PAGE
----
Participants Realize the Benefits of Utilitizing Reference Data

Firms are now recognizing the opportunities to collaborate and share the costs of managing data in a utility to deliver cleaner, more accurate and cheaper reference data.

Peter Moss, CEO of The SmartStream Reference Data Utility.

As firms continue to face growing volumes of reference data and increasingly complex datasets, the market is shifting towards shared data management services. The first full service reference data utility with support from tier-1 organizations was launched last year, and more firms are now recognizing the opportunities to reap the benefits of managing data in a utility designed to deliver better and cheaper reference data to all member firms.

When the financial services industry first started talking about utilities, it seemed like managing reference data in a utility was a distant dream. Now it is not only a dream, but for some firms managing reference data in a utility is the norm. In 2015, the first fully operational industry-led reference data utility, The SmartStream Reference Data Utility (RDU), was launched, backed by Morgan Stanley, JP Morgan and Goldman Sachs. The introduction of a true utility with support from tier-1 organizations was then seen as a turning point for the industry, highlighting that the market is ready for change.

Reference data is essential for completing transactions and succeeding in risk management, but growing volumes of data and increased complexity have resulted in expensive data cleansing operations that are difficult to justify in a cost-conscious environment. Instead, firms are increasingly questioning the competitive advantage of managing reference data in-house, acknowledging the clear benefits of sharing the high cost of managing data by moving to a utility environment.

In fact, an exclusive WatersTechnology survey reveals that the majority of users now agree on what defines a utility, no longer confusing utilities with vendors that aggregate data and deliver a reference data feed to clients, and close to 30 percent of firms plan to evaluate a move to a utility in the future. In other words, firms are increasingly embracing the utility concept, looking to share the burden of cleansing, consolidating and normalizing legal entity, security, instrument, corporate action and pricing data to improve quality and reduce the risk of trade breaks. Peter Moss, CEO of The SmartStream Reference Data Utility, says the RDU has the opportunity to reduce inefficiencies on a large scale, as it is supported by an expert team and data is cleansed once, made consistent once, and delivered with much greater quality and greater efficiency.

In the past, the industry has been accused of "reinventing the wheel" when it comes to reference data management, and for those new to the industry it might sound obvious that this had to change at some point. The current environment - characterized by a tremendous focus on cost savings and pressure to meet ever-changing regulatory requirements - has created the perfect storm to fuel change and get rid of expensive data cleansing processes that could be replaced by shared services.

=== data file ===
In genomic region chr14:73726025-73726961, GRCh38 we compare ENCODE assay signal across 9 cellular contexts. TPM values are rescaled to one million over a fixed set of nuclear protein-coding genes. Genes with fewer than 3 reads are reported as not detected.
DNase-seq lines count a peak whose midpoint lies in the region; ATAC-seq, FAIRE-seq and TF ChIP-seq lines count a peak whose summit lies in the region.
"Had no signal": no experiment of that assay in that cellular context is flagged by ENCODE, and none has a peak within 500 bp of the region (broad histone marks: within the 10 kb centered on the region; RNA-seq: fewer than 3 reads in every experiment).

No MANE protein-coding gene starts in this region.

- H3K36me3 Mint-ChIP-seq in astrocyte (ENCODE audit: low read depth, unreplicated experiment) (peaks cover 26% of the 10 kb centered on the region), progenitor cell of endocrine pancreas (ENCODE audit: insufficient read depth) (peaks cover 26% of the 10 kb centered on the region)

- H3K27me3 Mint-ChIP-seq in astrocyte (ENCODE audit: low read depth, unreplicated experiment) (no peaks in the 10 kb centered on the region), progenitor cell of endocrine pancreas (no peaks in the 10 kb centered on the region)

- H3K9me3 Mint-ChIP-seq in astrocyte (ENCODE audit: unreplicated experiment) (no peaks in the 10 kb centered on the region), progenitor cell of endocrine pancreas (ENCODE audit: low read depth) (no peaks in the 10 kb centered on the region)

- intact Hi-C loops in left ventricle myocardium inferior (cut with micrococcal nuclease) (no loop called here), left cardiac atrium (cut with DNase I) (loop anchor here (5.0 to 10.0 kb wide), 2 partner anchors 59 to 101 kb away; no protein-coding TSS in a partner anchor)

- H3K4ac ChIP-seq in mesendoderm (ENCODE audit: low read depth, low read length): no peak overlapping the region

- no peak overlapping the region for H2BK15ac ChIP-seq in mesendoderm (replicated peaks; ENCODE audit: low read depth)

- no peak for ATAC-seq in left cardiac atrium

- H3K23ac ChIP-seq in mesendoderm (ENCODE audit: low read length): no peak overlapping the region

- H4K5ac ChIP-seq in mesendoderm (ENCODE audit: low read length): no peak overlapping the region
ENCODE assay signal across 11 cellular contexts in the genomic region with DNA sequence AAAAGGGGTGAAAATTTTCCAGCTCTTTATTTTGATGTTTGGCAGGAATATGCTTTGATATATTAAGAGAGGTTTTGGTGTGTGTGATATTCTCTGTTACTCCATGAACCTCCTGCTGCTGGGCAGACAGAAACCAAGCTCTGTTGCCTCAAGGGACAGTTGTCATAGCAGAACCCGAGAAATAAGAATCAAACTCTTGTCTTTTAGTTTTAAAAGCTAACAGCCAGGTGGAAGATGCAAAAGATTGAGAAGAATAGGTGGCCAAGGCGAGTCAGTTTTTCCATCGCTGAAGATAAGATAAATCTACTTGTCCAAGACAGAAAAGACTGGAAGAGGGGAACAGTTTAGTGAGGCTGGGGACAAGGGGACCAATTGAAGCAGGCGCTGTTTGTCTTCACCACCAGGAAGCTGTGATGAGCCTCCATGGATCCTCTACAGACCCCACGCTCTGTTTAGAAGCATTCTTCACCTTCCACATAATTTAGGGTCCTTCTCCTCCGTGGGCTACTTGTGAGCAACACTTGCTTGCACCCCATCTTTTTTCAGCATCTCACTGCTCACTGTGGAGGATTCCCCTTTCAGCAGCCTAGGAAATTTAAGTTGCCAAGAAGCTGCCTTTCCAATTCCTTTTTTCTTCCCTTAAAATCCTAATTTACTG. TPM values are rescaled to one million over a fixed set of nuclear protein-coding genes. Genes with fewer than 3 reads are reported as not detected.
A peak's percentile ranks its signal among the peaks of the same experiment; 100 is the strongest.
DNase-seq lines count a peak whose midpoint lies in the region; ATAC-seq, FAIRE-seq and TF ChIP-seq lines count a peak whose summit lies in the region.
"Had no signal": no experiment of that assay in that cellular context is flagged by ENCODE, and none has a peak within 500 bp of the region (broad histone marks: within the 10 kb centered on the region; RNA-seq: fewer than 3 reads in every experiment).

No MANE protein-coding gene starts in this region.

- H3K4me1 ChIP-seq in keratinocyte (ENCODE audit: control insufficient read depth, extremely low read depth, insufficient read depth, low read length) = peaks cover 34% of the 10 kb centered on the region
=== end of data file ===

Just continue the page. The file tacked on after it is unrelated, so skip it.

Sharing Costs
Although firms expect to see cost savings from sharing data-processing costs with other capital markets entities, a move to a reference data utility is also about reducing risk. Firms are currently writing off huge losses due to trade breaks, and based on the WatersTechnology survey, the consensus is that there are obvious opportunities for a utility to play a part in reducing the number of trade breaks caused by bad data. In fact, almost 90% of respondents say they would expect to see a moderate to significant reduction in trade breaks caused by incorrect reference data after moving to a reference data utility service. With this in mind, it might not come as a surprise that almost 40% say the most important way a utility could deliver value to their business is by helping to reduce operational risk and the costs of trade breaks caused by incorrect data.

Existing stakeholders have commented on the RDU being in the best interest of the industry, offering the potential to deliver improved market efficiencies and reduced costs, and the expectation now is that more will follow suit to leverage the indisputable benefits of working together to get the data right. In the survey, close to 30% say they have a data project in 2017 that they think could benefit from a utility reference data solution, suggesting that a number of firms might soon consider joining the tier-1 organizations that were involved in the RDU launch.

Now that a utility is a reality, it is no wonder firms want to pool their resources and get data standardization, consistency and quality fixed in unison. A true reference data utility has been a long time coming, and each capital markets firm now has the opportunity to join the growing community of firms that want better and cheaper data.

The WatersTechnology survey on reference data utilities was conducted in July 2016, and the results were presented in the whitepaper titled Utilitizing Reference Data: What to Expect When Moving Data to a Fully Operational Utility.


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